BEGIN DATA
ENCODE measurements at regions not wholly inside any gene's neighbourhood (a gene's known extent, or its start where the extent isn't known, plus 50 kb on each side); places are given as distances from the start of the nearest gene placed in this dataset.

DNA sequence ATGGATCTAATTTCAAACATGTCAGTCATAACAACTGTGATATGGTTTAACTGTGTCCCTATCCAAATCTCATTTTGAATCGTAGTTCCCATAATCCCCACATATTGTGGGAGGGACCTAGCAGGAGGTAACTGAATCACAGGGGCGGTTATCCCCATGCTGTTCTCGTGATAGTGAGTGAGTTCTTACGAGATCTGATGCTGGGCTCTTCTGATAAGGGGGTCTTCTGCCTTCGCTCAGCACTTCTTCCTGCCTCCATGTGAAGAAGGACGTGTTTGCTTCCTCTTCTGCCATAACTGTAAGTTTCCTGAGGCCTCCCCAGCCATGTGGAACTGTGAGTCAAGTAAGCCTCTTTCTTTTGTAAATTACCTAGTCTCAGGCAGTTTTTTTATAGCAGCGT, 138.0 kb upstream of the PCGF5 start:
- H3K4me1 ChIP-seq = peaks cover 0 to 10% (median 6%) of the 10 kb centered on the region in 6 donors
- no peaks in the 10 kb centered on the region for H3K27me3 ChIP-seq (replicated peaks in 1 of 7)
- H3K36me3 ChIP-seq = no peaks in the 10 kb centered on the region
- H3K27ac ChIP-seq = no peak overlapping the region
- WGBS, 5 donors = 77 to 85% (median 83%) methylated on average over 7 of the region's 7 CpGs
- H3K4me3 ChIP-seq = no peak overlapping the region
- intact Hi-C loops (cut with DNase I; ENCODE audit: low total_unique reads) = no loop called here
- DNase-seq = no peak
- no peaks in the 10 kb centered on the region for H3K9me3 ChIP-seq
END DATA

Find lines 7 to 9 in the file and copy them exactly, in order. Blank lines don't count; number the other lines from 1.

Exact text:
- WGBS, 5 donors = 77 to 85% (median 83%) methylated on average over 7 of the region's 7 CpGs
- H3K4me3 ChIP-seq = no peak overlapping the region
- intact Hi-C loops (cut with DNase I; ENCODE audit: low total_unique reads) = no loop called here